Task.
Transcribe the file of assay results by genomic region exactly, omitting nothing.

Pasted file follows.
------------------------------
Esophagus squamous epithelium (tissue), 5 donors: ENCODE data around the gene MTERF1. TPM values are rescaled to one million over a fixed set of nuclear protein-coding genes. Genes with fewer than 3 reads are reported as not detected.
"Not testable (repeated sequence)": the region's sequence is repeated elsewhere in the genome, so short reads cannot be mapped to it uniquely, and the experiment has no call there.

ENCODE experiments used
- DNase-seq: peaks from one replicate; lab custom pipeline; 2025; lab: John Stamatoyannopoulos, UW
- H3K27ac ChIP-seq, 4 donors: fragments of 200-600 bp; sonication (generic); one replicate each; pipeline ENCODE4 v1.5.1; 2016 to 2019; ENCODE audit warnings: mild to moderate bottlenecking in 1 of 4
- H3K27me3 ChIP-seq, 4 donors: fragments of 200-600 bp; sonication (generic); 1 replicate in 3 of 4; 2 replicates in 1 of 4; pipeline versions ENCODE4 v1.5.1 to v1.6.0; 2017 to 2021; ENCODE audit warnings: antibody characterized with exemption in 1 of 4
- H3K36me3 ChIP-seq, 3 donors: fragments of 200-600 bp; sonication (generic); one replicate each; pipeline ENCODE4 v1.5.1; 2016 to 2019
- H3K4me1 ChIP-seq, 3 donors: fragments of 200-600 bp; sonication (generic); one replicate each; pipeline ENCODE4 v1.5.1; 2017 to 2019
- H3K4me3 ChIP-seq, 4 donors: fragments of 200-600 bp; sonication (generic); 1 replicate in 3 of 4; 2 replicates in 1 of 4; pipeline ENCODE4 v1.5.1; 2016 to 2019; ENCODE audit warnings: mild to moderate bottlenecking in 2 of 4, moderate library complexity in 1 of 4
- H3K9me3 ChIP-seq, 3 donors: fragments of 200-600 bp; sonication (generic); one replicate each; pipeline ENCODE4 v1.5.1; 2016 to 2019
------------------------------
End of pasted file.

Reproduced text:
Esophagus squamous epithelium (tissue), 5 donors: ENCODE data around the gene MTERF1. TPM values are rescaled to one million over a fixed set of nuclear protein-coding genes. Genes with fewer than 3 reads are reported as not detected.
"Not testable (repeated sequence)": the region's sequence is repeated elsewhere in the genome, so short reads cannot be mapped to it uniquely, and the experiment has no call there.

ENCODE experiments used
- DNase-seq: peaks from one replicate; lab custom pipeline; 2025; lab: John Stamatoyannopoulos, UW
- H3K27ac ChIP-seq, 4 donors: fragments of 200-600 bp; sonication (generic); one replicate each; pipeline ENCODE4 v1.5.1; 2016 to 2019; ENCODE audit warnings: mild to moderate bottlenecking in 1 of 4
- H3K27me3 ChIP-seq, 4 donors: fragments of 200-600 bp; sonication (generic); 1 replicate in 3 of 4; 2 replicates in 1 of 4; pipeline versions ENCODE4 v1.5.1 to v1.6.0; 2017 to 2021; ENCODE audit warnings: antibody characterized with exemption in 1 of 4
- H3K36me3 ChIP-seq, 3 donors: fragments of 200-600 bp; sonication (generic); one replicate each; pipeline ENCODE4 v1.5.1; 2016 to 2019
- H3K4me1 ChIP-seq, 3 donors: fragments of 200-600 bp; sonication (generic); one replicate each; pipeline ENCODE4 v1.5.1; 2017 to 2019
- H3K4me3 ChIP-seq, 4 donors: fragments of 200-600 bp; sonication (generic); 1 replicate in 3 of 4; 2 replicates in 1 of 4; pipeline ENCODE4 v1.5.1; 2016 to 2019; ENCODE audit warnings: mild to moderate bottlenecking in 2 of 4, moderate library complexity in 1 of 4
- H3K9me3 ChIP-seq, 3 donors: fragments of 200-600 bp; sonication (generic); one replicate each; pipeline ENCODE4 v1.5.1; 2016 to 2019